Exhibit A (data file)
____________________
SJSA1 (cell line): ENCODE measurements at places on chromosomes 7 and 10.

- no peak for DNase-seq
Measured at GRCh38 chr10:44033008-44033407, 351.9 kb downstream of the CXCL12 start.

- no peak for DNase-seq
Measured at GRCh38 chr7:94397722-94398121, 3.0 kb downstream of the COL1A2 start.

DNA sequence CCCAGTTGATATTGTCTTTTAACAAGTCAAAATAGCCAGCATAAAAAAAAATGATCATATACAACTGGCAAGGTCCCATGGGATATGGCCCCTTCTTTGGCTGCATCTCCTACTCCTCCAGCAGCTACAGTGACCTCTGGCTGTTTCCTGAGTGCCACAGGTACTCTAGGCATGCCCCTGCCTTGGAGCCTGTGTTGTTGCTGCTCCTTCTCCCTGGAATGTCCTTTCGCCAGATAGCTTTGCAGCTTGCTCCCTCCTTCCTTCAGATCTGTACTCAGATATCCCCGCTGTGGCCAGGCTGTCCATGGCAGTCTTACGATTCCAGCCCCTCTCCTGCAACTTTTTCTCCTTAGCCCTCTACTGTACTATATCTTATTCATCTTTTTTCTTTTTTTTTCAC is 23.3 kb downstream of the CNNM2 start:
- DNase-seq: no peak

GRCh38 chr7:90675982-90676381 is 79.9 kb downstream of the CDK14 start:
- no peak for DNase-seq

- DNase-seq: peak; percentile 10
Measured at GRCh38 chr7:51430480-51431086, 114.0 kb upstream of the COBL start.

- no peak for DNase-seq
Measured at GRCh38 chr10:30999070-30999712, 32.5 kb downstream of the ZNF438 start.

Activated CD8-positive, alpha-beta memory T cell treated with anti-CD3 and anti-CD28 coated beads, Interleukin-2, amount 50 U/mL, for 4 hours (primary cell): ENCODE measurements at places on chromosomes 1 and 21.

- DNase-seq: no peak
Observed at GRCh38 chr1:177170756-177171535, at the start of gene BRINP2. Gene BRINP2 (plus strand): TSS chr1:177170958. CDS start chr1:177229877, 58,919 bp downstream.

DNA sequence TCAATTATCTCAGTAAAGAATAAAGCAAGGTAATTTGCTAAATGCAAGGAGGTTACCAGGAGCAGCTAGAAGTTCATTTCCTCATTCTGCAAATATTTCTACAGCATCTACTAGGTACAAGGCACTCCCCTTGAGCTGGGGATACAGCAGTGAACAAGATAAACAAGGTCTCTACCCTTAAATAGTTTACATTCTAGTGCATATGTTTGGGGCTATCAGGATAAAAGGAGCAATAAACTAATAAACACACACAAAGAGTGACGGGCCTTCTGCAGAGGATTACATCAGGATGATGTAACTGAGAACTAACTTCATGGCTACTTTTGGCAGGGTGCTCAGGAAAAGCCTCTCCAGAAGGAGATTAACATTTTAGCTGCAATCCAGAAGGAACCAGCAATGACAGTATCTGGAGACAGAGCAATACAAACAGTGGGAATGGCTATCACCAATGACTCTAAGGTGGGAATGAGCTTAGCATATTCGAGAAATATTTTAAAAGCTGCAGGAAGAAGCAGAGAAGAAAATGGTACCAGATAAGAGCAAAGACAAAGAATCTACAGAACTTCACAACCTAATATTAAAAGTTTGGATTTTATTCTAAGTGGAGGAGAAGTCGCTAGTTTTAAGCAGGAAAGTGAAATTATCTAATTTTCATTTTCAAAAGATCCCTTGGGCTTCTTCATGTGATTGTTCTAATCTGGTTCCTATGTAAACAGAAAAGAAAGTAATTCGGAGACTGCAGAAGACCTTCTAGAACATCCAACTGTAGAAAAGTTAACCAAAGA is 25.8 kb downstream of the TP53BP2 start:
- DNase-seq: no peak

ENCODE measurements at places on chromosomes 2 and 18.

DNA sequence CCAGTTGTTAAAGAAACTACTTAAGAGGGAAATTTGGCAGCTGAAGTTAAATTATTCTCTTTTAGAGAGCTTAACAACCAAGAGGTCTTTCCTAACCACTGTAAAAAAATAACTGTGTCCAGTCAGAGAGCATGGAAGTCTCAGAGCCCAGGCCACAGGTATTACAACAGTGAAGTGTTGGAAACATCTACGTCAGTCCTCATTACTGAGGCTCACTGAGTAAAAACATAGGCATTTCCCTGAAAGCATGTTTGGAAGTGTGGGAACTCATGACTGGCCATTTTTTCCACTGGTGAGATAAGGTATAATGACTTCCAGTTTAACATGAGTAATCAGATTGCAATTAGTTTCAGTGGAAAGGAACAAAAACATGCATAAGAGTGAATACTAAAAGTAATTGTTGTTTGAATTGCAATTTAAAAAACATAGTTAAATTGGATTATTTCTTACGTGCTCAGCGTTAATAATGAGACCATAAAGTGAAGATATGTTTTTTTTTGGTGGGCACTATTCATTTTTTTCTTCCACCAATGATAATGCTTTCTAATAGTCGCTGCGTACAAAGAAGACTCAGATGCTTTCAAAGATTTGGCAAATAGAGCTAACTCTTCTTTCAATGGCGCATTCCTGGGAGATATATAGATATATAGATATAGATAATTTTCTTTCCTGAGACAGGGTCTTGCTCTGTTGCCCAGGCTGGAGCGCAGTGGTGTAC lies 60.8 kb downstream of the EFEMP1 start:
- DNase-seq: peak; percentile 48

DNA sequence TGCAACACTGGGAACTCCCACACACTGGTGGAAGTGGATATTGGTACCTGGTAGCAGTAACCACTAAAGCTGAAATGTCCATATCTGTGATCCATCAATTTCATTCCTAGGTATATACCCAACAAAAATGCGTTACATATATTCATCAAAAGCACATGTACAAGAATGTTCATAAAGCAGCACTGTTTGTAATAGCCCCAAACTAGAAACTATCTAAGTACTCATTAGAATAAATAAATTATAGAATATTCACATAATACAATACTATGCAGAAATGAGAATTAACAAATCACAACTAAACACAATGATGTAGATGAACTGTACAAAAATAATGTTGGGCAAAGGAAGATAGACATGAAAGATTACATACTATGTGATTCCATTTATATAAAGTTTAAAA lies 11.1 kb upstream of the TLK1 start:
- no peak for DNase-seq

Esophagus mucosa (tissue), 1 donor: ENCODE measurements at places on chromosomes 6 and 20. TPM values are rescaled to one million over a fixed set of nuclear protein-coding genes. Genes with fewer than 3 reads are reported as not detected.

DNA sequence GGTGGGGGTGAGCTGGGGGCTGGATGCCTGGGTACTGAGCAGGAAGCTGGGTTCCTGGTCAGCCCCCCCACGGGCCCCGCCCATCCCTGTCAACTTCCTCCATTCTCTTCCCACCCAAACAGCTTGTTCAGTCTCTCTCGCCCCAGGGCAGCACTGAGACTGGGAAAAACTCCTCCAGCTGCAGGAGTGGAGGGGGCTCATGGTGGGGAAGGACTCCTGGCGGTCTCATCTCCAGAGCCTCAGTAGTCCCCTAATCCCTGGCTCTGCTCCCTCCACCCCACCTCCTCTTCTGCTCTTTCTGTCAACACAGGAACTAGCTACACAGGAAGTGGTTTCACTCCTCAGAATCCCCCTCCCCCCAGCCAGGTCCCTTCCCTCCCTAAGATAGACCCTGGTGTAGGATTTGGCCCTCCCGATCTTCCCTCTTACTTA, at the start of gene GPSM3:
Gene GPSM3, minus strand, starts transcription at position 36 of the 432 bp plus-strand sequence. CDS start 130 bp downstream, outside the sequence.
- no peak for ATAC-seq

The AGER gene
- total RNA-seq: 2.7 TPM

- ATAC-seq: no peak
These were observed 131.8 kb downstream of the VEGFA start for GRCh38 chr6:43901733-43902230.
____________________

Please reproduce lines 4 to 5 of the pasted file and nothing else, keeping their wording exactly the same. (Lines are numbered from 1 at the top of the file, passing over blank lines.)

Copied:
- no peak for DNase-seq
Measured at GRCh38 chr7:94397722-94398121, 3.0 kb downstream of the COL1A2 start.